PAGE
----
Martin Engblom: We frequently hear from large bank clients that a faster calculation rate gives them access to risk calculations that they would otherwise be unable to process daily. Faster calculations mean they can manage their risks more precisely, support functions can get the full suite of analytics they require and reporting of XVA matches other trading risks. Furthermore, the 100,000 Monte Carlo paths we run as standard ensures the banks benefit from increased accuracy of XVA and sensitivities. However, simply providing fast and accurate XVA calculations isn’t sufficient for today’s market participants. To facilitate the adoption of more cutting-edge analytics tools, user-friendliness and transparency are crucial. Consistent, interactive calculations that are available to all stakeholders across a firm make the switch from a legacy system easier.
How influential could cloud computing and web-based technology be in transforming the calculation of XVA and the management of XVA data?
Marwan Tabet: Cloud computing is highly appealing as part of an XVA calculation framework because of the cost and efficiency benefits that derive from its inherent elasticity. XVA compute demands are ‘bursty’ in nature – therefore, being able to invoke compute infrastructure on demand and release
it afterwards is both time- and cost-efficient.
Many early industry concerns surrounding data privacy and security when adopting the cloud have been allayed. Cloud providers have invested massively in this security layer, while data masking and obfuscation techniques of private or commercially sensitive data have become embedded in the data and environment management best practices of most financial institutions.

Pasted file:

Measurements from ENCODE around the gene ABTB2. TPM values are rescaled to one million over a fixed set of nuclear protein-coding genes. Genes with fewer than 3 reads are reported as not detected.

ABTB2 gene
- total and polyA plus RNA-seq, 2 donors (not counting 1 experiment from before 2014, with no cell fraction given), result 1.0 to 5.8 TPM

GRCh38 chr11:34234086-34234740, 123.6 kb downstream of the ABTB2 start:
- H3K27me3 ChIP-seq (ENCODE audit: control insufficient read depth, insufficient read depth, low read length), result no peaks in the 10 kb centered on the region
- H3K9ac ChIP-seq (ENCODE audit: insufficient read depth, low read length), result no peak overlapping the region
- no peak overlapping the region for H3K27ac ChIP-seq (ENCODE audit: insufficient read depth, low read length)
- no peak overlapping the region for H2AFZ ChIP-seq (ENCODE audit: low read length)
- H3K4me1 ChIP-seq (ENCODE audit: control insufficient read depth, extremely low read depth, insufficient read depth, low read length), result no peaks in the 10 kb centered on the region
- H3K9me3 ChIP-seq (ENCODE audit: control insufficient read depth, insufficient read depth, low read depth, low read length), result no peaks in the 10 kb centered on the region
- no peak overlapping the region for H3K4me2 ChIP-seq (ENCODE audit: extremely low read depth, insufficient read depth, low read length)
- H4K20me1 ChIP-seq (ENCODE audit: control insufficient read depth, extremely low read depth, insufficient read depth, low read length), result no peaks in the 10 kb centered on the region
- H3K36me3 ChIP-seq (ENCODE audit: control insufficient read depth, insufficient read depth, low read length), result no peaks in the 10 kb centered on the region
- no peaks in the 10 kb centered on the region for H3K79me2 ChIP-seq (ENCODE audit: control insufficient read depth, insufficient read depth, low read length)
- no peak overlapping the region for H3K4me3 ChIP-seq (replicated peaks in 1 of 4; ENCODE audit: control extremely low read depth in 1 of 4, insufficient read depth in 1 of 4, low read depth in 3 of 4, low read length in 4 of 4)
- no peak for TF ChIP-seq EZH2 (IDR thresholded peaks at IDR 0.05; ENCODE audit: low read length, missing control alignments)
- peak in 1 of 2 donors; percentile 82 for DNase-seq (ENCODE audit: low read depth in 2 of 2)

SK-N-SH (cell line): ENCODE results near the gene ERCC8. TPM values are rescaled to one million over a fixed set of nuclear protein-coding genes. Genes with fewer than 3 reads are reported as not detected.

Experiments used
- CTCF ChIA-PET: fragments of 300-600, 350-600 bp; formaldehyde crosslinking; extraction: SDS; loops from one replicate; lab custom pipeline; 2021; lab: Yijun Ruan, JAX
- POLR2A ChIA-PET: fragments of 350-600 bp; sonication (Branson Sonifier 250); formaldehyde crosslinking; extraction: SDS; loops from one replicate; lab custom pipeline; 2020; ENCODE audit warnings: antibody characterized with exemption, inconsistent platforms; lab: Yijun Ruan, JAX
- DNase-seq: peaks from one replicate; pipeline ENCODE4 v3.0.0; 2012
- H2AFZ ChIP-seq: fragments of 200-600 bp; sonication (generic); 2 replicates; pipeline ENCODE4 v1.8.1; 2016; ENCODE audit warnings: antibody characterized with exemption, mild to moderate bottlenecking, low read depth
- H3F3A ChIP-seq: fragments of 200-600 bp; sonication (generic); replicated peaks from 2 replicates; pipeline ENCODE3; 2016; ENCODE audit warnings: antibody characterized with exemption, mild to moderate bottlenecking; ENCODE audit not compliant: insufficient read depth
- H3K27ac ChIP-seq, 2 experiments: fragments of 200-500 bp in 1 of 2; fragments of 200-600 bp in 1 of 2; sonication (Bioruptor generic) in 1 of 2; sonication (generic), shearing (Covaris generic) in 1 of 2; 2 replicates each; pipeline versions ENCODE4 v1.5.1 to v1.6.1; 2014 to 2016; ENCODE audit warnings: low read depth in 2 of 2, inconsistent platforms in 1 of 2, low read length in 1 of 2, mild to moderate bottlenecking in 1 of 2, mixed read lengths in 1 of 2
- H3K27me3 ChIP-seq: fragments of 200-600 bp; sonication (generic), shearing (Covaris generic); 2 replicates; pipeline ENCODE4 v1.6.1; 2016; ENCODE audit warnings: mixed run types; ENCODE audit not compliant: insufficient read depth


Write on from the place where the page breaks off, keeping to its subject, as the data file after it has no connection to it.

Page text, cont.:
Nevertheless, a cloud-based solution must also be integrated across an organisation’s various business processes – for example, for sales and trading, central desks, and finance and risk management activities. Therefore, it is fundamental for the cloud solution to deliver ‘integrated’ functionality that satisfies organisations’ various needs, such as pre‑trade analysis, real‑time pricing, P&L attribution, and so on. Otherwise, the benefits of cloud computing will be limited to the cost-efficiency of batch calculations and will not address specific business requirements related to XVA.
Satyam Kancharla: I believe cloud computing is increasingly accepted and is particularly relevant for XVA transformation. XVA calculations are very complex and require immense compute power. Building out server farms to handle the compute challenge can be very expensive, so for many firms it could be more beneficial to transfer the task to the cloud. The cloud also presents a valuable opportunity in empowering banks to meet not only their XVA calculation needs, but also the data aggregation, processing and risk management requirements in an agile and flexible environment, while reducing IT expenses.
Martin Engblom: Cloud computing and web-based technology are already fundamentally changing the risk analytics landscape.
This is particularly true for XVA, where a web-based approach to calculating and managing these risks is cost- and resource-effective. Web-based solutions are quick and easy to implement because there are no hardware or software installation requirements. They can provide centralisation within an institution and ensure multiple users and business units in a firm have transparency over calculation results – even when these are complex analytics across a wide range of asset classes, data sources and instrument types.
The ability to seamlessly adapt to market changes is important in an increasingly regulatory-driven market environment. Users of a web-based XVA service can stay ahead of regulatory developments quickly without the need for disruptive, time-consuming and expensive new installations or updates.
While the market adoption of cloud computing and web-based technologies has begun for many firms, some are still hesitant to embrace the change because of apprehensions about data security. triCalculate is unique in that it operates within a private cloud infrastructure, combining the data security of an installed solution with the convenience and scalability of a cloud solution.
Stéphane Rio: Using the elasticity and scalability of the cloud to run massive computations is now largely recognised as a required feature of new-generation XVA solutions. The challenge, however, lies in how secure this data and these processes will be. Regulators have issued sensible guidelines, and additional security can be added to that. For instance, ICA’s process will strip any confidential information – such as notionals, counterparties or netting sets – out of deal descriptions before anything is sent to a public cloud.